With Arlington prosecutor Henry E. Hudson almost certain to become U.S. attorney in Alexandria early next year, the jockeying has begun for the job he would have to vacate.
The Arlington County courthouse has been awash with lobbying and speculation on a successor since Sen. Paul S. Trible (R-Va.) announced two weeks ago that commonwealth's attorney Hudson is his first choice to succeed Elsie L. Munsell as federal prosecutor for the Eastern District of Virginia, which stretches from Norfolk to Northern Virginia.
Hudson, whose only known competition for the federal job is Richmond lawyer Richard Cullen, is also said to be favored by U.S. Attorney General Edwin Meese III. It is not clear when the White House will send the nomination to the Senate.
Munsell is not scheduled to vacate the job until early January, and the congressional holiday recess would delay any action on an appointment until Jan. 20 at the earliest.
Three Arlington lawyers have said they want to be commonwealth's attorney if Hudson, a Republican, leaves. The position would be filled by a court appointment until next fall's elections.
Democrats Helen F. Fahey, 44, Hudson's chief deputy, and Brendan Feeley, his opponent in the 1983 election and a former assistant prosecutor, are considered the front-runners for the Arlington job, with Fahey given a slight edge because of her nine years of experience in the office, the last three as second in command.
The only Republican to emerge as a candidate is Liam O'Grady, a 35-year-old assistant prosecutor for three years whose chances are considered slimmer because Democrats and Republicans say they expect a Democrat to get the job, which could pay up to $55,000 a year.
If Hudson leaves his job, Arlington's four Circuit Court judges, themselves elected by the Democrat-controlled state legislature, would name a successor until an election can be held next November to fill the remainder of Hudson's term, which ends in 1987.
The three contenders for the job have deliberately adopted low-key stances, each citing the sensitivity involved in a judicial appointment. Hudson said recently he is avoiding an endorsement because it would be "premature and presumptuous of me to make one." But, he added, he may endorse someone later.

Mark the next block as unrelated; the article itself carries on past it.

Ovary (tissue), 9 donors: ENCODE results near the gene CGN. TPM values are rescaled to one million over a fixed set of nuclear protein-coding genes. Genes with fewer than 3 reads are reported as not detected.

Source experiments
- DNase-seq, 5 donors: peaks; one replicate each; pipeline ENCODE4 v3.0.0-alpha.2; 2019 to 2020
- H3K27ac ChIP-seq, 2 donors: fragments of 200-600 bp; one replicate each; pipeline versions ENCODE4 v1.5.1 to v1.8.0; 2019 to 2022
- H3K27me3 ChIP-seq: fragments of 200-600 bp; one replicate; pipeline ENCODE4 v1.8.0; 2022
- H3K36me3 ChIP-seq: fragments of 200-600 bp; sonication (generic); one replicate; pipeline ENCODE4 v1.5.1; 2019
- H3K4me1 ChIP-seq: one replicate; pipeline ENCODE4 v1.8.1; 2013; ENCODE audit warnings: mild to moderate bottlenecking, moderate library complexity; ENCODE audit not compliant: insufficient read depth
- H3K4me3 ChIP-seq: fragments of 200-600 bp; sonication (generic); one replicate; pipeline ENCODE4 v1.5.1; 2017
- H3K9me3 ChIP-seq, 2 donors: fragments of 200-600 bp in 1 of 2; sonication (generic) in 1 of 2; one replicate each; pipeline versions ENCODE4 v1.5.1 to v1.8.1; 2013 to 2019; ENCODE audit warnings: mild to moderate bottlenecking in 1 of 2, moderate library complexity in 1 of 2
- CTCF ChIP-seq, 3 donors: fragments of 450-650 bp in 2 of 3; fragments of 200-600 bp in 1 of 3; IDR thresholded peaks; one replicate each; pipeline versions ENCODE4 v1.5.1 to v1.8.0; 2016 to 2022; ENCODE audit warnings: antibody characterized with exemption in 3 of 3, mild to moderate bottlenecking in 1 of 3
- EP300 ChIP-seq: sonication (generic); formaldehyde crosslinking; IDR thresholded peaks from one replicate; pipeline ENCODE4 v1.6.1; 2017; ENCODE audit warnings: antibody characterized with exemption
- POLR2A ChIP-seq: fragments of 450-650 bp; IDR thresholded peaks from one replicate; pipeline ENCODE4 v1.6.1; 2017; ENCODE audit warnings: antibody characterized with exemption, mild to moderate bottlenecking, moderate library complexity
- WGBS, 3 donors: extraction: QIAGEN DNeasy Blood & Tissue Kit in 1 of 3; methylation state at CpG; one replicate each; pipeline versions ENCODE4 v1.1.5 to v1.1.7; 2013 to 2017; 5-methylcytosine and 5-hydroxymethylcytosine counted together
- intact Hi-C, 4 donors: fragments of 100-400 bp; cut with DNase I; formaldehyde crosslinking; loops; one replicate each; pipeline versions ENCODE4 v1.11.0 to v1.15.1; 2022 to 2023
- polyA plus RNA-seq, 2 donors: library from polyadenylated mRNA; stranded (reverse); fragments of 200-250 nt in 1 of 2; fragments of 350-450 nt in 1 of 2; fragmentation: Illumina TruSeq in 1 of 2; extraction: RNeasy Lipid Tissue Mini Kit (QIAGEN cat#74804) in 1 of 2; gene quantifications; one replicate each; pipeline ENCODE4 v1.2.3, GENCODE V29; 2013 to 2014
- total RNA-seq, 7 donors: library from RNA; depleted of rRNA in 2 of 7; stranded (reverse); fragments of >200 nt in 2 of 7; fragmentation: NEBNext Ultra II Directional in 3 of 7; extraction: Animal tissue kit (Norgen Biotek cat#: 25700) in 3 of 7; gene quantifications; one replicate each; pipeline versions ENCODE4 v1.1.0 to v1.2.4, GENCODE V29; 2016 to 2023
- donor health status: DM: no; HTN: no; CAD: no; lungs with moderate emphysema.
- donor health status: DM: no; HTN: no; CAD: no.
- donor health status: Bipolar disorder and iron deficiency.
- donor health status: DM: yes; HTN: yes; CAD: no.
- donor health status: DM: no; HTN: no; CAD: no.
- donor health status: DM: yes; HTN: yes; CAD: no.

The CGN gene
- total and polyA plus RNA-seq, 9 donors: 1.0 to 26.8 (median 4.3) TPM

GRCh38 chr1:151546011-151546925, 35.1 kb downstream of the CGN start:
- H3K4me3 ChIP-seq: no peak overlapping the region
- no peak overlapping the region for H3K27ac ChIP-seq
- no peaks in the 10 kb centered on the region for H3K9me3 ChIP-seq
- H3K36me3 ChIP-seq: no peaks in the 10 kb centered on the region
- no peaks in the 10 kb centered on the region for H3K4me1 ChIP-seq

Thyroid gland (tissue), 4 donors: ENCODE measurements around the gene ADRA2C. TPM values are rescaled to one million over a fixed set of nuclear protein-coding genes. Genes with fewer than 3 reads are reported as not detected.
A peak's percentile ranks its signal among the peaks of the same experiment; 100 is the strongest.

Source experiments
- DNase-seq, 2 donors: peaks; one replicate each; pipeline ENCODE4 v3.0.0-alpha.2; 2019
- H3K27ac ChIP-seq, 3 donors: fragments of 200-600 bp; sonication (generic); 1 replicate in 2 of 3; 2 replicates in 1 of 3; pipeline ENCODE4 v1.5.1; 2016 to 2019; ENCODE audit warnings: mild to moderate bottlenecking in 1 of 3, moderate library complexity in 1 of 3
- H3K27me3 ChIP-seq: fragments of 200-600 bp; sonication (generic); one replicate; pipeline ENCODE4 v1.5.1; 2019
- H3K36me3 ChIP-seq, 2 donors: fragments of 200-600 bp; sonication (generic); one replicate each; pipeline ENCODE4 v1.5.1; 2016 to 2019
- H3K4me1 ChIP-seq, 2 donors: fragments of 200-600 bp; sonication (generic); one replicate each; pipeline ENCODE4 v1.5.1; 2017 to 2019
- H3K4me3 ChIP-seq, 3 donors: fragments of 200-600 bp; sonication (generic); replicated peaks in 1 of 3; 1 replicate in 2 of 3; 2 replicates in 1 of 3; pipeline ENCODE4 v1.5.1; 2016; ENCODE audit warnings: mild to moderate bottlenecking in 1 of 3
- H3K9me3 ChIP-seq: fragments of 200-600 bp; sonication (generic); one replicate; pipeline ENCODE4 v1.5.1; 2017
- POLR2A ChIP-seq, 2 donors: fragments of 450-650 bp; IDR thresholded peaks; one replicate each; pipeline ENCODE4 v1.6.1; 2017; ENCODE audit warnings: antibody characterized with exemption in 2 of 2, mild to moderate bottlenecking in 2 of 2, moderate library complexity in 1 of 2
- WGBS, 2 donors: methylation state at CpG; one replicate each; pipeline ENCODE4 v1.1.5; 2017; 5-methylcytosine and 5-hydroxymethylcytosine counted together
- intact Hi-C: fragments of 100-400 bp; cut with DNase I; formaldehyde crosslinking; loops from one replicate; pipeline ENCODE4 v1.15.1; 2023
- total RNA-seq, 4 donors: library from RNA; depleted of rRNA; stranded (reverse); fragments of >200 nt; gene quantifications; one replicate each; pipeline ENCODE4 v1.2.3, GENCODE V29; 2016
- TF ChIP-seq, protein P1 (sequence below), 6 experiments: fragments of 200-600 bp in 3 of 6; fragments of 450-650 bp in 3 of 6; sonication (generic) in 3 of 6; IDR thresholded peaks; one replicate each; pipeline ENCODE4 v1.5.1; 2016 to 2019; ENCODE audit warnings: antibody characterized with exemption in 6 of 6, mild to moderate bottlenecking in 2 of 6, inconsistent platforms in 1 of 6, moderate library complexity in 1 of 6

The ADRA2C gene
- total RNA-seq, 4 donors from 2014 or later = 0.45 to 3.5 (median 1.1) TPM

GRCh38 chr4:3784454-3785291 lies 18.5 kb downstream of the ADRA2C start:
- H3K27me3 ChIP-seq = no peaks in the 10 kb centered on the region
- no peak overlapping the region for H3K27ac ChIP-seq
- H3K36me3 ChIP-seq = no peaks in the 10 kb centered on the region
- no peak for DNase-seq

Some Democrats, especially those backing the 38-year-old Feeley, say they hope the court will consider appointing an interim "caretaker" who would not run for office next fall. Such a move would allow Feeley's backers to crank up support among rank and file Democrats for a possible June primary against Fahey. Otherwise, the supporters say, if Fahey is named to the post, she will have a strong edge in any primary.
"There's a lot of sentiment that the Democratic Party owes the job to Brendan Feeley," said one Democratic lawyer, referring to Feeley's willingness to run in 1983 against the popular Hudson, who has run as an independent and attracted substantial support from Democratic voters.
They point to Feeley's experience as a candidate and an assistant prosecutor from 1972 to 1975, and they argue that Fahey has not "paid her dues" to the party.
Those supporting Fahey say length of party activism should not be a criterion for the job she has held longer and more recently than Feeley. They said that, based on her courtroom experience, she would be an able campaigner, and they said that judges have been reluctant to appoint people to offices that they recently sought and lost.
If Feeley or Fahey wins the fall election, Democrats would control every elected local post in the county except for the County Board seat held by Republican Michael E. Brunner.